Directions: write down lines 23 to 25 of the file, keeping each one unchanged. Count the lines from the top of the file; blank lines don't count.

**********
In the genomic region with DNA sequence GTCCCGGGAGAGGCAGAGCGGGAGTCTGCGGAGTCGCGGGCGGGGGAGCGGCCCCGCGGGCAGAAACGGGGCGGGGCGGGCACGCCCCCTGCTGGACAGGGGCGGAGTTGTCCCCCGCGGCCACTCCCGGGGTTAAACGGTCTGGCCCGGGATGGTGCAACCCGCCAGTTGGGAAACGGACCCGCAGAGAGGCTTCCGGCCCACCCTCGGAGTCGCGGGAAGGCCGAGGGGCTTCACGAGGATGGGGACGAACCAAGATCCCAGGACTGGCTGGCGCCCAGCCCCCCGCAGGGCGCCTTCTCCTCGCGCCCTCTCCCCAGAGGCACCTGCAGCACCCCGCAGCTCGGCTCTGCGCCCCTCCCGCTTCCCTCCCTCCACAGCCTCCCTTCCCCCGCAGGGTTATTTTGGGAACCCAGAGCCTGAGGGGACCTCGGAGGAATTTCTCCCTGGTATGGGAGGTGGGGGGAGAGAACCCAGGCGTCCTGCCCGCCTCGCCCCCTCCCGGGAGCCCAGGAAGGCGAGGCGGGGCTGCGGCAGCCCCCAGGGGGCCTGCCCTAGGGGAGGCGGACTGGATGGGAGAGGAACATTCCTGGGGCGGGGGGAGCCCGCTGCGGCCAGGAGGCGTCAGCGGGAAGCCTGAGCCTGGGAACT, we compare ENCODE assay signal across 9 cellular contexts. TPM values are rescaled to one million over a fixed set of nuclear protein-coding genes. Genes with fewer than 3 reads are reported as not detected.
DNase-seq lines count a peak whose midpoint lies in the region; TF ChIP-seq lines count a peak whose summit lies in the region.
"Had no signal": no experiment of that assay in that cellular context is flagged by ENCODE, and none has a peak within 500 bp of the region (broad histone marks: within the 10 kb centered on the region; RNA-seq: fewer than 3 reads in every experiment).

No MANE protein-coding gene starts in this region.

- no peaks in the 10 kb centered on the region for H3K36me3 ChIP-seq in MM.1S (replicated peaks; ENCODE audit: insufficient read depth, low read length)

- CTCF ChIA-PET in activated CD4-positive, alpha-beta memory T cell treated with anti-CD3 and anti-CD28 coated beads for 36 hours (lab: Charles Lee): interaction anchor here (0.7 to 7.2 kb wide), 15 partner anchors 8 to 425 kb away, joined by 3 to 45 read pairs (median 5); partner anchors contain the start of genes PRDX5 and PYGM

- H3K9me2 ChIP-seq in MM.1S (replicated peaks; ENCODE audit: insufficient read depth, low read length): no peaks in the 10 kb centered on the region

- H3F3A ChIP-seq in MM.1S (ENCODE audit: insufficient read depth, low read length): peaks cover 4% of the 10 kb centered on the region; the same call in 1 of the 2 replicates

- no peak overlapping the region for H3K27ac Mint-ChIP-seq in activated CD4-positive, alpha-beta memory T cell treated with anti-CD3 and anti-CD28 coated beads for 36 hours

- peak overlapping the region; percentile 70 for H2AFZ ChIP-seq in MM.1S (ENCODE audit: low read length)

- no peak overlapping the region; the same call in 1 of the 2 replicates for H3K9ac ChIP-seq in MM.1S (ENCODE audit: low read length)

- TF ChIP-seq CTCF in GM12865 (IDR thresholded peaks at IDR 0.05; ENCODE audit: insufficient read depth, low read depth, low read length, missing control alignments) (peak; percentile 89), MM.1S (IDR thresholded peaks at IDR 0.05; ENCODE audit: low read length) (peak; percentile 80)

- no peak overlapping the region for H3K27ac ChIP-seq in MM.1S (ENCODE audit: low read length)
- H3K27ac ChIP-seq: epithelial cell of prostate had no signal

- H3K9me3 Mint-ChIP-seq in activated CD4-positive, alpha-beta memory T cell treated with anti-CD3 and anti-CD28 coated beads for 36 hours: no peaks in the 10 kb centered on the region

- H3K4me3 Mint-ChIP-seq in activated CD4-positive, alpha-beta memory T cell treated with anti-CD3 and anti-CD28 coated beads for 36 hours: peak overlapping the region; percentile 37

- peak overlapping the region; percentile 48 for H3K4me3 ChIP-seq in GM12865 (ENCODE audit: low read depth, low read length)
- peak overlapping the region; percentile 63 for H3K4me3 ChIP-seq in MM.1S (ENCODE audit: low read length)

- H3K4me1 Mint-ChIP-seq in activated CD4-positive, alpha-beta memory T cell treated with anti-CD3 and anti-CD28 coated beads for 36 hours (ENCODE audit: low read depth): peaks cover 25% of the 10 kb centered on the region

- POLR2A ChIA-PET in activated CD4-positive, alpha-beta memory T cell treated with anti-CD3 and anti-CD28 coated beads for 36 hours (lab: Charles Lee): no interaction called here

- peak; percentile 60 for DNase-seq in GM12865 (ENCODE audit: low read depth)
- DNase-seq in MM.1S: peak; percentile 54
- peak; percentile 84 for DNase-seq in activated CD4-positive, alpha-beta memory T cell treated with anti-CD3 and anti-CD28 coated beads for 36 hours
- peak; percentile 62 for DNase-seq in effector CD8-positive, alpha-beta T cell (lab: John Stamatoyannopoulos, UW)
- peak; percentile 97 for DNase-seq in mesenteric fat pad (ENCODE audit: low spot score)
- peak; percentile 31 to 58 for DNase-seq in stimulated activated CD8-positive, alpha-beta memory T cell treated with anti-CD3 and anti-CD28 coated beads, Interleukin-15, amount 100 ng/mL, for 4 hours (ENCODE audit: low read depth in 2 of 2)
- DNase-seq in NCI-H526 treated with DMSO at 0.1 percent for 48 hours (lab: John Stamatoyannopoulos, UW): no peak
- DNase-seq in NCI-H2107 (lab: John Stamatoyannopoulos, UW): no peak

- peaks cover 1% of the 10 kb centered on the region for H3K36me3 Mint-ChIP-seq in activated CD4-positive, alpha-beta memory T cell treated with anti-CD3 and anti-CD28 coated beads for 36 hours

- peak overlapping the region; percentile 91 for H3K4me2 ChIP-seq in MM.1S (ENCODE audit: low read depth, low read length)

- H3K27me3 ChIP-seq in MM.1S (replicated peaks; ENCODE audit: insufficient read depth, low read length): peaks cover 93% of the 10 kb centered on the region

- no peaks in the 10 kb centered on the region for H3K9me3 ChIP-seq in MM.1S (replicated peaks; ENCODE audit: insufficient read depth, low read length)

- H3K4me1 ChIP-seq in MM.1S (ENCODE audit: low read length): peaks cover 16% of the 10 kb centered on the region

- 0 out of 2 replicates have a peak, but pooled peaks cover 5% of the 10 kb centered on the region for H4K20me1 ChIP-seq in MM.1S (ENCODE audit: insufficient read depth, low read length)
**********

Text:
- peak; percentile 84 for DNase-seq in activated CD4-positive, alpha-beta memory T cell treated with anti-CD3 and anti-CD28 coated beads for 36 hours
- peak; percentile 62 for DNase-seq in effector CD8-positive, alpha-beta T cell (lab: John Stamatoyannopoulos, UW)
- peak; percentile 97 for DNase-seq in mesenteric fat pad (ENCODE audit: low spot score)